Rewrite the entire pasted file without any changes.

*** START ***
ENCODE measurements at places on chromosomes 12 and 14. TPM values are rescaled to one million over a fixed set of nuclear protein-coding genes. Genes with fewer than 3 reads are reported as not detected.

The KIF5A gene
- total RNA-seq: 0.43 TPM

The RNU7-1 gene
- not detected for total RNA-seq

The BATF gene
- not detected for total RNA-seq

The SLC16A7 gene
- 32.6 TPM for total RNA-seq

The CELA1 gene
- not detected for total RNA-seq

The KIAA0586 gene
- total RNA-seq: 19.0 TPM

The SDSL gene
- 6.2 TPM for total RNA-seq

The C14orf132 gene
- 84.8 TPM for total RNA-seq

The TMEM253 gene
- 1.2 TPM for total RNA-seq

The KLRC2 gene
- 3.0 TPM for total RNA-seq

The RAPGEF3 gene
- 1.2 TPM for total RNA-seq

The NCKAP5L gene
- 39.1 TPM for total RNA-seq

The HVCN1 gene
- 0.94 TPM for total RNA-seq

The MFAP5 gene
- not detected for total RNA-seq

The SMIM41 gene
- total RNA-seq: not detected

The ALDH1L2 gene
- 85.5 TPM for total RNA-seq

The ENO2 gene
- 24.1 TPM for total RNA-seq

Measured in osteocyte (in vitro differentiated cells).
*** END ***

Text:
ENCODE measurements at places on chromosomes 12 and 14. TPM values are rescaled to one million over a fixed set of nuclear protein-coding genes. Genes with fewer than 3 reads are reported as not detected.

The KIF5A gene
- total RNA-seq: 0.43 TPM

The RNU7-1 gene
- not detected for total RNA-seq

The BATF gene
- not detected for total RNA-seq

The SLC16A7 gene
- 32.6 TPM for total RNA-seq

The CELA1 gene
- not detected for total RNA-seq

The KIAA0586 gene
- total RNA-seq: 19.0 TPM

The SDSL gene
- 6.2 TPM for total RNA-seq

The C14orf132 gene
- 84.8 TPM for total RNA-seq

The TMEM253 gene
- 1.2 TPM for total RNA-seq

The KLRC2 gene
- 3.0 TPM for total RNA-seq

The RAPGEF3 gene
- 1.2 TPM for total RNA-seq

The NCKAP5L gene
- 39.1 TPM for total RNA-seq

The HVCN1 gene
- 0.94 TPM for total RNA-seq

The MFAP5 gene
- not detected for total RNA-seq

The SMIM41 gene
- total RNA-seq: not detected

The ALDH1L2 gene
- 85.5 TPM for total RNA-seq

The ENO2 gene
- 24.1 TPM for total RNA-seq

Measured in osteocyte (in vitro differentiated cells).